How should a GP help manage high cholesterol or diagnose a heart attack?
Heart attacks and high cholesterol often go hand in hand. So, what should a GP be doing to ensure that these issues are treated promptly and effectively?
Mismanagement of statin treatment – what to look out for
We have seen many cases where GPs have failed to prescribe and/or manage treatment to lower cholesterol.
Statin treatment aims at reducing your risk of cardiovascular disease and, according to the NICE Guidelines, your GP should take a blood sample to check how well your kidneys and liver are working. Your liver function should also be measured within three months of starting treatment and then a year later.
Checking that the statin is working is also important as if your cholesterol level has not decreased enough, your GP should work with you to address this, whether it be through lifestyle change or changing your medication to a higher dose.
Furthermore, you should be offered regular reviews and advised whether certain medication you are taking is likely to interfere with the statin.
However sometimes, unfortunately, despite intervention from medical professionals heart attacks can still occur. So what should they do when they spot the signs of a cardiac event?
What should a GP do if they suspect a heart attack?
Delayed diagnosis of a heart attack can occur when you have suffered from symptoms suggestive of a heart attack but your GP has failed to act promptly by either calling an ambulance or telling you to attend hospital urgently. You may have been feeling short of breath, feeling weak and/or lightheaded or have been suffering chest pain which was radiating to your jaw, neck, arms or back.
It is important that your GP takes an initial assessment and determines whether or not the chest pain is cardiac related by taking a full medical history, particularly relating to your heart.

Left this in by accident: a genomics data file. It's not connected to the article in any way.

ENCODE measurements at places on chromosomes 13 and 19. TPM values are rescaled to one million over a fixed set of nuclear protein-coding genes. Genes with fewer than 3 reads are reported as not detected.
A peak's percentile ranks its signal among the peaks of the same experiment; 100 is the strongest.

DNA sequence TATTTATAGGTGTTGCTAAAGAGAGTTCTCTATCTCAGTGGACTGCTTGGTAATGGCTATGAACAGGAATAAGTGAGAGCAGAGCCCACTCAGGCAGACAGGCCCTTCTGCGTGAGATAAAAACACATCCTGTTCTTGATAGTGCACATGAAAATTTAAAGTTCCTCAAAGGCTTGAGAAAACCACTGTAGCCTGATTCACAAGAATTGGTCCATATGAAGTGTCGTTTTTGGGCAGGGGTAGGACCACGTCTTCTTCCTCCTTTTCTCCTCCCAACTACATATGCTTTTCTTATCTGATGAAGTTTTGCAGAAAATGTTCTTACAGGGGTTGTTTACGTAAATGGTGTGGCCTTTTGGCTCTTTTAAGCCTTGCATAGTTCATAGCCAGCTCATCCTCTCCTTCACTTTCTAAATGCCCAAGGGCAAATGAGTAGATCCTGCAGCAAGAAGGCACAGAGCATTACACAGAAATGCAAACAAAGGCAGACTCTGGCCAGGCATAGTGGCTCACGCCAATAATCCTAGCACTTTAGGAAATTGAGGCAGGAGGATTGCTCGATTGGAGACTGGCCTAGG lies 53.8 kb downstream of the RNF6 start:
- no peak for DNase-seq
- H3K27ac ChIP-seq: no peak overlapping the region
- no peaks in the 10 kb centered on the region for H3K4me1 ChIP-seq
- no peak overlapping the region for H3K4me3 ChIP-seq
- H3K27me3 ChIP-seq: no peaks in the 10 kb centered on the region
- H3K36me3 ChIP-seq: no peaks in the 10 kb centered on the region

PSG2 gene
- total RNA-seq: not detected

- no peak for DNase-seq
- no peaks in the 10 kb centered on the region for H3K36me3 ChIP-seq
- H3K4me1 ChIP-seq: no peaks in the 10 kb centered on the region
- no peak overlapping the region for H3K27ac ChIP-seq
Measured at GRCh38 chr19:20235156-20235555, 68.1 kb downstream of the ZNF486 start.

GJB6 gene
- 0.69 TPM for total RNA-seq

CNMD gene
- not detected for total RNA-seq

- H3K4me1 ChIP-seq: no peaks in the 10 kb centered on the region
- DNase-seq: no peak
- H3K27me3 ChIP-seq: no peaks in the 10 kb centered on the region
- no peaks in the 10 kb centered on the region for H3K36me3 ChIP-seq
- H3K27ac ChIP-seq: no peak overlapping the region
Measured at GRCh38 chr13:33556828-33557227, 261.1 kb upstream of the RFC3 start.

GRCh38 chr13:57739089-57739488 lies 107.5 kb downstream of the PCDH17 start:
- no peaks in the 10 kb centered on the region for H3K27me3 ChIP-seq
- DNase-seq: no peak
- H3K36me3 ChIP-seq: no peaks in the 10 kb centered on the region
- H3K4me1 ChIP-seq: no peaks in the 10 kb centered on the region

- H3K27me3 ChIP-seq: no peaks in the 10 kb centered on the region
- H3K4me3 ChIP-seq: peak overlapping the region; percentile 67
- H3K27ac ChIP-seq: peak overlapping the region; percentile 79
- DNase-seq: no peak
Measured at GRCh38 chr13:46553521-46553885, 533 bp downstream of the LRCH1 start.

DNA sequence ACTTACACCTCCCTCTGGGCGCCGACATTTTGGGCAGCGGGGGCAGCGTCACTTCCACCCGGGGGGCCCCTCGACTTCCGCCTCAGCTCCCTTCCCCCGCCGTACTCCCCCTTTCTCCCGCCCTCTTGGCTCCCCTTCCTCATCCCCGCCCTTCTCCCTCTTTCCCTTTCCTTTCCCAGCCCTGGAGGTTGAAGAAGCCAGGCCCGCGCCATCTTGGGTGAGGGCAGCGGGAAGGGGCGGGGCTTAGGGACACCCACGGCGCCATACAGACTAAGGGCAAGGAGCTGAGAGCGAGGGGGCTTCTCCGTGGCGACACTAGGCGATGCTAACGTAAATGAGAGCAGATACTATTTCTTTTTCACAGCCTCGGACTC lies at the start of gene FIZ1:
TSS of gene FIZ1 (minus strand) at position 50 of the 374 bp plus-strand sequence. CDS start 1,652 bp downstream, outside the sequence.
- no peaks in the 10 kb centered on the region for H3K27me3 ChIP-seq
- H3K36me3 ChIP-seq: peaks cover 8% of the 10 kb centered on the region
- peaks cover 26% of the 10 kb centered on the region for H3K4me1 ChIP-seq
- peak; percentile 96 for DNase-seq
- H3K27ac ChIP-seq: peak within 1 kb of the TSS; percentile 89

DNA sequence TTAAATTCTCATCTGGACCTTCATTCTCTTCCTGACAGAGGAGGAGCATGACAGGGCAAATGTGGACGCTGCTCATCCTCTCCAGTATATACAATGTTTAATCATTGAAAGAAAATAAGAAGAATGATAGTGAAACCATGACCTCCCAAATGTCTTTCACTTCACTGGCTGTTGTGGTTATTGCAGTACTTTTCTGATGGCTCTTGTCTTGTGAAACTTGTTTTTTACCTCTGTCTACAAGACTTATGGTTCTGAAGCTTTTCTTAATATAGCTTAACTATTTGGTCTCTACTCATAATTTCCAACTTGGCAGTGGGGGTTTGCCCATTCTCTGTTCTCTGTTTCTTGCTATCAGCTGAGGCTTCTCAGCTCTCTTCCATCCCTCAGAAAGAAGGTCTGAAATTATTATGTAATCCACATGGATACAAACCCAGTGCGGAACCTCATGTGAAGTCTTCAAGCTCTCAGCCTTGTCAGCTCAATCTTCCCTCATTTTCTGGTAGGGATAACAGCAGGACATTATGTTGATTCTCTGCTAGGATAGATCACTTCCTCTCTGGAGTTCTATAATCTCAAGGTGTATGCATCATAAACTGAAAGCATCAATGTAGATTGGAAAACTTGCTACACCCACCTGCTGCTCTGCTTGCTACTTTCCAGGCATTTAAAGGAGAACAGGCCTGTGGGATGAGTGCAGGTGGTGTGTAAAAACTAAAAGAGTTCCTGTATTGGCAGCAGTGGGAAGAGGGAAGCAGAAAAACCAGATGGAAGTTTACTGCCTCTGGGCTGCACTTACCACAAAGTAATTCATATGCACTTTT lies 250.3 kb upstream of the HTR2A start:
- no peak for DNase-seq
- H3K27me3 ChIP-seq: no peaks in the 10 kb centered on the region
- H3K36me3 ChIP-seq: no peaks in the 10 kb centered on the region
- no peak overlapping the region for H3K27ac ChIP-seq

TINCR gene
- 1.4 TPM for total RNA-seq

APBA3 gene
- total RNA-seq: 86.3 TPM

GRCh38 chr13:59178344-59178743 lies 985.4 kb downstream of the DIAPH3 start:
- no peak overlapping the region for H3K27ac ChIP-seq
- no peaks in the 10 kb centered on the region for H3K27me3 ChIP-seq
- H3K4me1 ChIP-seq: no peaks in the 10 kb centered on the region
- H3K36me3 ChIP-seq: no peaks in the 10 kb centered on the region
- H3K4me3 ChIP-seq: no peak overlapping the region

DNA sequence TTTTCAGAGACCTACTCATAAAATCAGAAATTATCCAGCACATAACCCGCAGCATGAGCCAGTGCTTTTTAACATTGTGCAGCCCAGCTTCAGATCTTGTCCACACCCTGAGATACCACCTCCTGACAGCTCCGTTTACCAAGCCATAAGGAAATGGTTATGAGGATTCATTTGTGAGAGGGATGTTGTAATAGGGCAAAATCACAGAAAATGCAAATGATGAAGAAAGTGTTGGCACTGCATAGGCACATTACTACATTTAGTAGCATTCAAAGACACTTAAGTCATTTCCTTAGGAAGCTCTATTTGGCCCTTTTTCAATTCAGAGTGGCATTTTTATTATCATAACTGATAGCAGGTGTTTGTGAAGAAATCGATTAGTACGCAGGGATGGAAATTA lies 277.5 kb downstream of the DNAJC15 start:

According to the NICE Guidelines, your GP should refer you to hospital as an emergency if an acute coronary syndrome (ACS) is suspected. ACS is a term used to describe a range of conditions associated with sudden, reduced blood flow to the heart such as a heart attack. Management of ACS should start as soon as it is suspected, but should not delay transfer to hospital. According to the guidelines, you should be offered pain relief as soon as possible as well as a single dose of 300mg aspirin unless there is clear evidence you are allergic to it.
If ACS is suspected but there is no requirement for an emergency referral, you should be referred to hospital for an urgent same-day assessment, according to the NICE Guidelines. Reasons why there may be no need for an emergency referral is if you had chest pain in the past 12 hours but are now pain free and/or the last episode of pain was 12 to 72 hours ago.
If your GP has failed to do some of the above and delayed diagnosis and/or treatment of a heart attack, or mis-managed your statin treatment, then you may have a claim for clinical negligence.